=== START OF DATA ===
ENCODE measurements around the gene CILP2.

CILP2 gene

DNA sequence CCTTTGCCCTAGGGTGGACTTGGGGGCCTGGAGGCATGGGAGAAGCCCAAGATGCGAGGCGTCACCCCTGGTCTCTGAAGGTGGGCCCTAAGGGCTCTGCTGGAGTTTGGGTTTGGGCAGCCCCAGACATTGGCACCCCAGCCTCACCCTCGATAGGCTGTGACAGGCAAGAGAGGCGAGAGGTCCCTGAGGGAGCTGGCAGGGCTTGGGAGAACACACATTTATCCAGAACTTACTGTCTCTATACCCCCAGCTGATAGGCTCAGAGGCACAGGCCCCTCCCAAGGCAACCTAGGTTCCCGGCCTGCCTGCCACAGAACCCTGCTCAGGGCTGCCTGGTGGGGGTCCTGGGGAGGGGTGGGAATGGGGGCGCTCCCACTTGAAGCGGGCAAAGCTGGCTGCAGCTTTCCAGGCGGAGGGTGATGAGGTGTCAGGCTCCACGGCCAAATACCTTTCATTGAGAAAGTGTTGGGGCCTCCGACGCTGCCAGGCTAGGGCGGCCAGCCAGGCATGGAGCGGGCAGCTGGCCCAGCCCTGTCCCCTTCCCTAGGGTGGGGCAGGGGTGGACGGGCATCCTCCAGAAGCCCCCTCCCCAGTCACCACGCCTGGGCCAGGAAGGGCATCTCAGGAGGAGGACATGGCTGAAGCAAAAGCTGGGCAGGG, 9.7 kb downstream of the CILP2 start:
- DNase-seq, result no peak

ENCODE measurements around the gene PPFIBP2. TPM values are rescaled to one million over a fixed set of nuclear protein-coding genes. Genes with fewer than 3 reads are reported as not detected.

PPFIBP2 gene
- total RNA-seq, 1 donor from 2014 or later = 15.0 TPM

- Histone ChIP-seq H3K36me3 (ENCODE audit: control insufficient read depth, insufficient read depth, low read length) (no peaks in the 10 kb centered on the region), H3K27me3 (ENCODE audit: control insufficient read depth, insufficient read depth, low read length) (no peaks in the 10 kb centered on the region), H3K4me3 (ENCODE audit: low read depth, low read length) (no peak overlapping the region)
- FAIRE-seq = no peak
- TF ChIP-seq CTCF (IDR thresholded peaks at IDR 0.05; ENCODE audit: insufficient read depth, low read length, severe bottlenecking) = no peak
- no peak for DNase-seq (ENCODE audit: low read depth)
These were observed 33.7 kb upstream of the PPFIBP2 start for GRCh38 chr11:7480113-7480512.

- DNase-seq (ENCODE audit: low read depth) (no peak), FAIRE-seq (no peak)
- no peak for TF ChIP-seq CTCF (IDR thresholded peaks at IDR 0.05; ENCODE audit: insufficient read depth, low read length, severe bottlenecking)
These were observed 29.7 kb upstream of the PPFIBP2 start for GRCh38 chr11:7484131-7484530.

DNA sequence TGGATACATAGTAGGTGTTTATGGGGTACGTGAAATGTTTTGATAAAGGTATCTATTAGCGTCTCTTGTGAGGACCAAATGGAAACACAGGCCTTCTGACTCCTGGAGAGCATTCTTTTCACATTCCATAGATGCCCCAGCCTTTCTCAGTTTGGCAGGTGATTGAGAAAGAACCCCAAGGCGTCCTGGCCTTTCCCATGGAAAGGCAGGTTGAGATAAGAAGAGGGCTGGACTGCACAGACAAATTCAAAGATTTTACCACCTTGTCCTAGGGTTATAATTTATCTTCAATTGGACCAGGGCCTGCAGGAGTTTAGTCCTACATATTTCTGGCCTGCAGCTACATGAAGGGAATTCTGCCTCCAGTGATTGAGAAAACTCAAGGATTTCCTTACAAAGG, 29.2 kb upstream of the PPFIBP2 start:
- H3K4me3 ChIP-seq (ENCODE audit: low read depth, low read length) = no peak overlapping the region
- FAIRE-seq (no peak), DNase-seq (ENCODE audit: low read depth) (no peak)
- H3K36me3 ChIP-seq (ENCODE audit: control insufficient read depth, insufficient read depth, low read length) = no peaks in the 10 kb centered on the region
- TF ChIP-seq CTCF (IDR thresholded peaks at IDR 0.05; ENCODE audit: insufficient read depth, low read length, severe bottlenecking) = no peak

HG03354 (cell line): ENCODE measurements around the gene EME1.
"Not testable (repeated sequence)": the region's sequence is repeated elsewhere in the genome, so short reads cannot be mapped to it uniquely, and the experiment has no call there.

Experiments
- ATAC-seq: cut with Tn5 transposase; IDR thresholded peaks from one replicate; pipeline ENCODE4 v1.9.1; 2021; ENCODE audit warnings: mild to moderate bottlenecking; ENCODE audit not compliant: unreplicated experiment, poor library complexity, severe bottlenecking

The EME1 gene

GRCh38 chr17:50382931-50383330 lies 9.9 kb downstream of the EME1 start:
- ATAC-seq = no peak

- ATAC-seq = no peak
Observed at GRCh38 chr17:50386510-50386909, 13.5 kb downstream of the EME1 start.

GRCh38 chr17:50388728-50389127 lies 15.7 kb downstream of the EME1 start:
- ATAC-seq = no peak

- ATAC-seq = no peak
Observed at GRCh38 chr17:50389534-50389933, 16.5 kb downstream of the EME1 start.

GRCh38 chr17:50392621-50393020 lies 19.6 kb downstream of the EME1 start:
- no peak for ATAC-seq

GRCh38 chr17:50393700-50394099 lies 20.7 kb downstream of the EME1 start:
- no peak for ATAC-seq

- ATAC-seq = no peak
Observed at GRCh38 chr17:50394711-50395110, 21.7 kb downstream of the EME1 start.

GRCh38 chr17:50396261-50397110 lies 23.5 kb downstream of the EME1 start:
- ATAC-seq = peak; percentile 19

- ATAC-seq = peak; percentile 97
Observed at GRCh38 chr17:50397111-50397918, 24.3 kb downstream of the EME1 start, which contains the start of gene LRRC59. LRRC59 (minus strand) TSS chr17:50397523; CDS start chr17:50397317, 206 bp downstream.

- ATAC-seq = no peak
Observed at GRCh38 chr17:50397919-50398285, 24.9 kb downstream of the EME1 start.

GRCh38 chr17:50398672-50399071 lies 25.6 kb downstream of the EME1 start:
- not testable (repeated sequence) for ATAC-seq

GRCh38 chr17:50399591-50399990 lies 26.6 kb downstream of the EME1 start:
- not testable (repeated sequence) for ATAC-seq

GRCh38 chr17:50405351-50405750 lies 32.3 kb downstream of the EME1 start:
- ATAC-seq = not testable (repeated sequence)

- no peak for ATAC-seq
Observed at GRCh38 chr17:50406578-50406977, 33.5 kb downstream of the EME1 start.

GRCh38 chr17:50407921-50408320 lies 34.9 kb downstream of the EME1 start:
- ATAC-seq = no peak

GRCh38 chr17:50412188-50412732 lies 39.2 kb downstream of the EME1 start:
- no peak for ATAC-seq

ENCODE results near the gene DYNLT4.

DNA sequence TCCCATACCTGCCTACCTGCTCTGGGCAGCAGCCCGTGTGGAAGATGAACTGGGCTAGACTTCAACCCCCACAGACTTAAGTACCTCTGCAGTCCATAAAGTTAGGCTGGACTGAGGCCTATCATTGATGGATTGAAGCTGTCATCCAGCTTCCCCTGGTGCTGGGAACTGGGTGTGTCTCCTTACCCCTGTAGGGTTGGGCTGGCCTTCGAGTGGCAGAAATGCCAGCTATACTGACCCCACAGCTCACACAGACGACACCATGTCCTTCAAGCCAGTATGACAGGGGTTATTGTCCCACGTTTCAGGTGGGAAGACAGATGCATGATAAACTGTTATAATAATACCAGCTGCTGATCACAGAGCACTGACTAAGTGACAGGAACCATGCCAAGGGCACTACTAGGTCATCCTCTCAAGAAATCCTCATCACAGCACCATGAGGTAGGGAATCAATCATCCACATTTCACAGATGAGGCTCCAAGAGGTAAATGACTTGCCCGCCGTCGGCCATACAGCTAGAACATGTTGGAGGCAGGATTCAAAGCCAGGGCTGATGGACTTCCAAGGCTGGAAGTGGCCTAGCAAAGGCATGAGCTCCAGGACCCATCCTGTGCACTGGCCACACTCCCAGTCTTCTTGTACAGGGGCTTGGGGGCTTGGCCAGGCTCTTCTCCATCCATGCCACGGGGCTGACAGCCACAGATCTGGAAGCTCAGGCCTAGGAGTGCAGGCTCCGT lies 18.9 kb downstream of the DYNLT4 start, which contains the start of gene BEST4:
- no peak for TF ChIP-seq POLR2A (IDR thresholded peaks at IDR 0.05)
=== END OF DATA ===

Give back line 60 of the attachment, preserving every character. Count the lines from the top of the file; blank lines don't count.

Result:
- no peak for TF ChIP-seq POLR2A (IDR thresholded peaks at IDR 0.05)